- Wen Yanbo
Wen Yanbo (溫彥博) (575-637), formal name Wen Dalin (溫大臨) but went by the
courtesy nameof Yanbo, [The " New Book of Tang" actually indicated that Yanbo was the formal name while Dalin was the courtesy name. See "New Book of Tang", vol. 91 [http://ef.cdpa.nsysu.edu.tw/ccw/02/ntan14.htm] . However, that is inconsistent with his brothers, whose names were Daya (大雅) and Dayou (大有) and courtesy names were Yanhong (彥弘) and Yanjiang (彥將) respectively.] formally Duke Gong of Yu (虞恭公), was a key official early in the Chinese dynasty Tang Dynastyas a key advisor for Emperor Gaozu and Emperor Taizong, serving as a chancellor during Emperor Taizong's reign, and, having been captured by and lived among the people of Eastern Tujuefor years, was a key advisor on Emperor Taizong's policies toward Tujue.
During Sui Dynasty
Wen Yanbo was born in 575, during the waning years of
Northern Qi. His father Wen Junyou (溫君攸) was one of the literary talents retained by the last Northern Qi emperor to wield power over the entire realm, Gao Wei. Later, after Northern Zhoudestroyed Northern Qi in 577 and was in turn itself overthrown in favor of the Sui Dynastyin 581, Wen Junyou served as the military assistant for the governor of Si Province (泗州, roughly modern Suzhou, Anhui), but retired under the excuse of illness when he believed that Sui rule was not proper.
Wen Yanbo had at least one older brother, Wen Daya (溫大雅), and at least one younger brother, Wen Dayou (溫大有). All three became known for their abilities, and the Sui official Xue Daoheng (薛道衡), after once meeting the three, remarked, "All three are capable of becoming imperial advisors or chancellors." Wen Yanbo himself was particularly considered a capable scribe, and was said to be also alert and capable at debating. Toward the end of the "Kaihuang" era (581-600) of Emperor Wen, he entered the
imperial examinationsand was rated highly. He became a junior official at the legislative bureau of the government (內史省, "Neishi Sheng"). It is not known exactly how he ended up at Zhuo Commandery (涿郡, roughly modern Beijing) near the end of the reign of Emperor Wen's son Emperor Yang, but he, like most imperial officials, might have accompanied Emperor Yang there on one of Emperor Yang's campaigns against Goguryeo(as Zhuo Commandery served as the headquarters for the overall operation) and stayed there. After the general Luo Yirebelled against Emperor Yang in 617 and took over Zhuo Commandery (renaming it You Prefecture (幽州)) and the surrounding area, Wen joined Luo's headquarters and served as Luo's military assistant.
During Emperor Gaozu's reign
In 618, news arrived at You Prefecture that Emperor Yang had been killed in a coup at Jiangdu (江都, in modern
Yangzhou, Jiangsu) led by the general Yuwen Huaji. Yuwen sent messengers to Luo Yi suggesting that he submit to the new regime that Yuwen led after Yuwen declared Emperor Yang's nephew Yang Hao the Prince of Qin emperor. Luo, although he himself had rebelled against Emperor Yang, stated, "I am still a Sui subject." He executed Yuwen's messengers and then also rejected overtures from agrarian rulers Dou Jiandethe Prince of Xia and Gao Kaidaothe Prince of Yan. Instead, apparently with Wen Yanbo's advocacy, he decided to submit to another former Sui general, Li Yuan, who had also rebelled against Emperor Yang in 617 but who by now had taken over the western parts of the empire and established Tang Dynastyat Chang'anas its Emperor Gaozu. Emperor Gaozu accepted Luo's submission and created him the Prince of Yan, granting him the imperial clan name of Li (and he thereafter became known as Li Yi) and making him the commandant at You Prefecture. As Wen had supported Li Yi's decision to submit, Emperor Gaozu made Wen the secretary general of You Prefecture and created him the Duke of Xihe, and soon summoned him to Chang'an to serve as a "Zhongshu Sheren" (中書舍人), a mid-level official at the legislative bureau (by this point renamed 中書省, "Zhongshu Sheng"). At that time, Wen Yanbo's older brother Wen Daya served as the deputy head of the legislative bureau, and the two brothers lived close by. This was considered an unusual honor. When Goguryeo offered tributes to Emperor Gaozu, Emperor Gaozu considered declining the tributes and not treating Goguryeo as a subject but as an equal (to endear himself to Goguryeo's King Yeongnyu). Wen Yanbo opposed, stating:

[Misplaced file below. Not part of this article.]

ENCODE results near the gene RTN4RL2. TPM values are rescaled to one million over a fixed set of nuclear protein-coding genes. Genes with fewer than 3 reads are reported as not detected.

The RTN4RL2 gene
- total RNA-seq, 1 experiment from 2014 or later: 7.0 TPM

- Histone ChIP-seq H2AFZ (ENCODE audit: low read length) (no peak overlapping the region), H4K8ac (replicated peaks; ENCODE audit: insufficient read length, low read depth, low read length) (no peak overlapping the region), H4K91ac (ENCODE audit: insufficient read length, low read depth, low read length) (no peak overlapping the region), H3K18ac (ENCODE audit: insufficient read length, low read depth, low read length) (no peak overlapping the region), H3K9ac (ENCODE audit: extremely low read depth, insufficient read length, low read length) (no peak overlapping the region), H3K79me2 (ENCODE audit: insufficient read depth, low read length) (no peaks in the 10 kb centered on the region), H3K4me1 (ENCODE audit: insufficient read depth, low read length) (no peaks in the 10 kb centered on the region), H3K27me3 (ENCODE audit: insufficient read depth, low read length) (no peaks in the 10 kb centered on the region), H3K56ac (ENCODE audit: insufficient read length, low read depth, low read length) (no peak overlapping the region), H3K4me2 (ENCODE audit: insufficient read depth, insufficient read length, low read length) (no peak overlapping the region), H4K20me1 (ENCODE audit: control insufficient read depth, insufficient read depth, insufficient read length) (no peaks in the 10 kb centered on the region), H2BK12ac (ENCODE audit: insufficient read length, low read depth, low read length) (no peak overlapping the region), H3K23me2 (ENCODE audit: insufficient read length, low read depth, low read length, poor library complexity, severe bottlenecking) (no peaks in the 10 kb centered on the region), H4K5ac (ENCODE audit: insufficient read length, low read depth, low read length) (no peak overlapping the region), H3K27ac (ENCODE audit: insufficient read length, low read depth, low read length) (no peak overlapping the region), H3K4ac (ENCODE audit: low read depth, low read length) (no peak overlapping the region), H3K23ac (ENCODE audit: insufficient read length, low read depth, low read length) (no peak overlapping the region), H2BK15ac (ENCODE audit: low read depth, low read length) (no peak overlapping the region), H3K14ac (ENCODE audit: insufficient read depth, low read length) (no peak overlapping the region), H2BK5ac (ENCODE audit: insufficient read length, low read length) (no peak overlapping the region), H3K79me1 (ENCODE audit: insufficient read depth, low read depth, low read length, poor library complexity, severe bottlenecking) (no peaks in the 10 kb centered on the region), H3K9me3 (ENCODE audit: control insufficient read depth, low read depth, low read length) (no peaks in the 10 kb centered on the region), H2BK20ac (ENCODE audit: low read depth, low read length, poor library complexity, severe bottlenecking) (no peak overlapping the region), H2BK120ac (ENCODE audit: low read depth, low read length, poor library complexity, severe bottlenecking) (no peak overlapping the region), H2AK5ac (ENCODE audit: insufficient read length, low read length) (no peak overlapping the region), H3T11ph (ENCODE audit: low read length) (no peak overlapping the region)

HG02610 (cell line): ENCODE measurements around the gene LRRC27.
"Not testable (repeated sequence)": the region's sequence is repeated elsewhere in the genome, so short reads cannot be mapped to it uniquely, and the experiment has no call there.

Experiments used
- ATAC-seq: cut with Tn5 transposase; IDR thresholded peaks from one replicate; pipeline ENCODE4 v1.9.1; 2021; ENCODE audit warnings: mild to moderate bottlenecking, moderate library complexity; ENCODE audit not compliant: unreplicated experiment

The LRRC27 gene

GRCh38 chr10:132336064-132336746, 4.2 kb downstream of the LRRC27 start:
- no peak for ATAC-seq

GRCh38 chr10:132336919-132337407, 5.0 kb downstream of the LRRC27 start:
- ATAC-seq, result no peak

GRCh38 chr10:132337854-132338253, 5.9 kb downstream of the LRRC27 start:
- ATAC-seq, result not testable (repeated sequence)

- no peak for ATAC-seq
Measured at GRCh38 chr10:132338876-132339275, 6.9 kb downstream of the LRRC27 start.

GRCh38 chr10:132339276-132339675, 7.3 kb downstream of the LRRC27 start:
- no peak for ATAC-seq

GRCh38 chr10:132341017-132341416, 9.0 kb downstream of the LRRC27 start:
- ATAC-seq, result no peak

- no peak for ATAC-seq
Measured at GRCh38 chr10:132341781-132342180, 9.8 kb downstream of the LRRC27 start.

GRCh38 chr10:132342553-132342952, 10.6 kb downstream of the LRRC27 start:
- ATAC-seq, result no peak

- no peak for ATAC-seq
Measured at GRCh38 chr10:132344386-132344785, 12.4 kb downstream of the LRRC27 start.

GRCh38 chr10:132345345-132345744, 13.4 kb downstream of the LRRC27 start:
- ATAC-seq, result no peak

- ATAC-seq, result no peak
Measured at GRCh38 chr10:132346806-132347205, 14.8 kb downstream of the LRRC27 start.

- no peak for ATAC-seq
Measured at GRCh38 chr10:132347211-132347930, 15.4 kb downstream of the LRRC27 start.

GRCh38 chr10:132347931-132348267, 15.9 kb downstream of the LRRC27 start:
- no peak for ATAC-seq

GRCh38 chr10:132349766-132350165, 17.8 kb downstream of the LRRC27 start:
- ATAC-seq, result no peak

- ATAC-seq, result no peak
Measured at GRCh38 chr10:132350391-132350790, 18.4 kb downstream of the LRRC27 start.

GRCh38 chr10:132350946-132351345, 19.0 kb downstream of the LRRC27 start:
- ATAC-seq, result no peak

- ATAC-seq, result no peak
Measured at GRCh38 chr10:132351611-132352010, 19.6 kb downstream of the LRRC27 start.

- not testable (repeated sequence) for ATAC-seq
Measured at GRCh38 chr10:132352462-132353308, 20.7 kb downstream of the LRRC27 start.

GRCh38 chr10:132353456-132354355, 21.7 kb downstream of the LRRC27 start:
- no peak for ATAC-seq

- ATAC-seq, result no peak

:"The Liaodong region was originally the domain of
Jiziduring Zhou Dynasty, and Xuantu Commandery during Han Dynasty. If you do not treat it as a vassal, how would the other barbarian tribes be willing to submit to you?"
Emperor Gaozu thus accepted Goguryeo's tributes, effectively treating King Yeongnyu as a subject.
In 625, Eastern
Tujue's Jiali KhanAshina Duobi attacked Ling Prefecture (靈州, roughly modern Yinchuan, Ningxia). Emperor Gaozu sent the general Zhang Jin (張瑾) to resist Ashina Duobi, with Wen serving as Zhang's secretary general. When Zhang engaged Ashina Duobi, however, he suffered a major defeat, and Wen was captured. As Wen was an important official, Ashina Duobi put him under interrogation and asked him about the strengths and weaknesses of the Tang state. Wen refused to answer, and Ashina Duobi moved him to the Yin Mountainsregion.